Then there was the only thing keeping me hanging on there: the thought of potentially getting a trainer position. One person in our class was hired to train to be a trainer. He got fired after half a day on the phones; I suspect reasons why, but can't say for sure. So I approached HR and told them that I'm interested in a training position. I knew one would be coming available for the new training class starting in December, I knew one hadn't been hired yet, I knew my stuff, and I was more than willing to take the pittance of a salary they offered trainers. (All other call centres in the city pay more to trainers than this place does.) The HR person said they'd take a look at call volumes and see if they could afford to take someone off the phone to become a trainer instead of hiring externally. In other words, if we weren't swamped with calls, I'd at least be considered.
We're not swamped with calls. We're getting 20 calls a day each, often with 10 minute gaps between each call, sometimes longer. And I saw on CareerBeacon their external ad for a training position.
I got passed over. So did Kat, who has more experience training and submitted interest before I did. We got overlooked seemingly without a second thought, in order to hire someone from the outside who would have no experience with the actual work we're doing and would have to train people based on info given to them on paper, which turned out to be incorrect as often as not.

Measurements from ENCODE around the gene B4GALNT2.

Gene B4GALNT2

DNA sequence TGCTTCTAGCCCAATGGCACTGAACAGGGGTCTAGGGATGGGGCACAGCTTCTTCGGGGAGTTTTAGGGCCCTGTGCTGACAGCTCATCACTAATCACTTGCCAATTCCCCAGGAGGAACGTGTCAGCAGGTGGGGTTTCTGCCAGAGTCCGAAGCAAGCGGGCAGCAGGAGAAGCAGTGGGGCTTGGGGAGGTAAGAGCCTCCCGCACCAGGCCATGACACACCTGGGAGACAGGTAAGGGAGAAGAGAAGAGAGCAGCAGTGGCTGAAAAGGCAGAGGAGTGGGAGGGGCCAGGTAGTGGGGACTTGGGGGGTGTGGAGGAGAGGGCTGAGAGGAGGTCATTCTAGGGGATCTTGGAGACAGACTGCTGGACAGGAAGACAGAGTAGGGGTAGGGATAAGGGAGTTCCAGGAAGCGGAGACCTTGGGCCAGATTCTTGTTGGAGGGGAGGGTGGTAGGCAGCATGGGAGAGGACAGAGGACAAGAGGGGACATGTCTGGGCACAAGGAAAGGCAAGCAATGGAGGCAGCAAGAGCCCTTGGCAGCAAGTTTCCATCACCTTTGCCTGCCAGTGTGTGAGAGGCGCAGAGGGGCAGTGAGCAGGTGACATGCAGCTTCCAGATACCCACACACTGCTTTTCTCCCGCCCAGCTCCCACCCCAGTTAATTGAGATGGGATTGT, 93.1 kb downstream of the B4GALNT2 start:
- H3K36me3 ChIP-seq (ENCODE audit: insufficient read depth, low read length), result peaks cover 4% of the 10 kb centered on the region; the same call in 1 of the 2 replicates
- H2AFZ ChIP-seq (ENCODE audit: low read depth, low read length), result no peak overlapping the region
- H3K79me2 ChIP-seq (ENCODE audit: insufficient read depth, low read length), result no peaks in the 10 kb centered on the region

That was their last chance to keep me, I reckoned. I'd been applying for jobs elsewhere, but I knew very well that if I got an offer from somewhere else and then suddenly I was offered a training position, I'd stay here and train. No question about it. $30k salary a year is still better than the $20k a year hourly wage I'm getting now, and I'm not likely to get better pay from many other places, either, for entry-level positions. But no, now if a place calls me an offers only the same wage and same hours as this place, I'm gone. I'm not paid enough to put up with their BS. I suffered through lousy morals and backtalk for almost a year at CD&A, I know what makes a bad company, and I know not to stay in one longer than I have to. I've been there for 5 weeks and already I want out.
Like I said, don't get me wrong. I'm glad for the chance to earn money again, to pay my bills and to buy large grocery orders and to move to an awesome new apartment. And there'll be crap to suffer through no matter which job I have. But crap is relative. From what I hear, the crap I've been putting up with here for 5 weeks is about average for what that place does to its employees. I do not want that. I do not deserve that. None of the employees deserve that. We deserve the pay we're promised, decent training to do our jobs, consideration to the fact that we might not be able to work past what our contract requires us to work.
Thanks, all, for reading this rant as far as you did. It felt good to just get it all off my chest.